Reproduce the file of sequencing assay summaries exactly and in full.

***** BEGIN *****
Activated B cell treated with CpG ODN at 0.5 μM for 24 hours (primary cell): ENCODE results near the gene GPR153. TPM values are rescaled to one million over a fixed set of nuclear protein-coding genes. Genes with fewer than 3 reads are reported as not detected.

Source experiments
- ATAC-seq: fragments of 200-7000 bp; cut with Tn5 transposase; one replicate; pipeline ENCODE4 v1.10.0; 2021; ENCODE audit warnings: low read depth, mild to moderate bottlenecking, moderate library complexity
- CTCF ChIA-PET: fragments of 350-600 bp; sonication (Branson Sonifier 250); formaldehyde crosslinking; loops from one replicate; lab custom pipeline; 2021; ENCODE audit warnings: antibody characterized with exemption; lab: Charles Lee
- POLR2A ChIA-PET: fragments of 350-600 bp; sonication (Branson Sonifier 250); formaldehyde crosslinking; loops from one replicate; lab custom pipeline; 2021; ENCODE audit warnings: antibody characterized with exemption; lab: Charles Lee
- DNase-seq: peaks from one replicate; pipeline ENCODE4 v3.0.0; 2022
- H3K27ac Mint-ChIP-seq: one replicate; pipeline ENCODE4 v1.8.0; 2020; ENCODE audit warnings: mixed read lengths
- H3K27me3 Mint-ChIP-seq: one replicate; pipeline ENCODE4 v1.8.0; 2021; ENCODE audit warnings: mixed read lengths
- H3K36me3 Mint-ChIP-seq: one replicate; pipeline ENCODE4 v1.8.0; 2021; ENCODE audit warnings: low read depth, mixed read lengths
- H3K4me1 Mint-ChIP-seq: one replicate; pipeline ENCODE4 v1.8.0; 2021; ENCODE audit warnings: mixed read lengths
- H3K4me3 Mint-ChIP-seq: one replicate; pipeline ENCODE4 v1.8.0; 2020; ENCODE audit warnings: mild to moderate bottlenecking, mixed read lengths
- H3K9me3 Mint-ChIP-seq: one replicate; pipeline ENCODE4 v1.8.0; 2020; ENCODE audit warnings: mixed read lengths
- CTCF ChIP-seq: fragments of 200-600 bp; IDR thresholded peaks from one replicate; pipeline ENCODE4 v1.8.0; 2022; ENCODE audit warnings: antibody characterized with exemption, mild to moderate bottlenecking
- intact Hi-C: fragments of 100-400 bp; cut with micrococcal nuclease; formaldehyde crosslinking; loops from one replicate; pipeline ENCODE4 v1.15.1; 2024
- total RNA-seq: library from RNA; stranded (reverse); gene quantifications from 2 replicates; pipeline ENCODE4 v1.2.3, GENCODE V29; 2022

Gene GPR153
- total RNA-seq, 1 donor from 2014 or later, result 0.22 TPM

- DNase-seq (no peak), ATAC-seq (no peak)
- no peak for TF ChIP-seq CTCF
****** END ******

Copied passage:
Activated B cell treated with CpG ODN at 0.5 μM for 24 hours (primary cell): ENCODE results near the gene GPR153. TPM values are rescaled to one million over a fixed set of nuclear protein-coding genes. Genes with fewer than 3 reads are reported as not detected.

Source experiments
- ATAC-seq: fragments of 200-7000 bp; cut with Tn5 transposase; one replicate; pipeline ENCODE4 v1.10.0; 2021; ENCODE audit warnings: low read depth, mild to moderate bottlenecking, moderate library complexity
- CTCF ChIA-PET: fragments of 350-600 bp; sonication (Branson Sonifier 250); formaldehyde crosslinking; loops from one replicate; lab custom pipeline; 2021; ENCODE audit warnings: antibody characterized with exemption; lab: Charles Lee
- POLR2A ChIA-PET: fragments of 350-600 bp; sonication (Branson Sonifier 250); formaldehyde crosslinking; loops from one replicate; lab custom pipeline; 2021; ENCODE audit warnings: antibody characterized with exemption; lab: Charles Lee
- DNase-seq: peaks from one replicate; pipeline ENCODE4 v3.0.0; 2022
- H3K27ac Mint-ChIP-seq: one replicate; pipeline ENCODE4 v1.8.0; 2020; ENCODE audit warnings: mixed read lengths
- H3K27me3 Mint-ChIP-seq: one replicate; pipeline ENCODE4 v1.8.0; 2021; ENCODE audit warnings: mixed read lengths
- H3K36me3 Mint-ChIP-seq: one replicate; pipeline ENCODE4 v1.8.0; 2021; ENCODE audit warnings: low read depth, mixed read lengths
- H3K4me1 Mint-ChIP-seq: one replicate; pipeline ENCODE4 v1.8.0; 2021; ENCODE audit warnings: mixed read lengths
- H3K4me3 Mint-ChIP-seq: one replicate; pipeline ENCODE4 v1.8.0; 2020; ENCODE audit warnings: mild to moderate bottlenecking, mixed read lengths
- H3K9me3 Mint-ChIP-seq: one replicate; pipeline ENCODE4 v1.8.0; 2020; ENCODE audit warnings: mixed read lengths
- CTCF ChIP-seq: fragments of 200-600 bp; IDR thresholded peaks from one replicate; pipeline ENCODE4 v1.8.0; 2022; ENCODE audit warnings: antibody characterized with exemption, mild to moderate bottlenecking
- intact Hi-C: fragments of 100-400 bp; cut with micrococcal nuclease; formaldehyde crosslinking; loops from one replicate; pipeline ENCODE4 v1.15.1; 2024
- total RNA-seq: library from RNA; stranded (reverse); gene quantifications from 2 replicates; pipeline ENCODE4 v1.2.3, GENCODE V29; 2022

Gene GPR153
- total RNA-seq, 1 donor from 2014 or later, result 0.22 TPM

- DNase-seq (no peak), ATAC-seq (no peak)
- no peak for TF ChIP-seq CTCF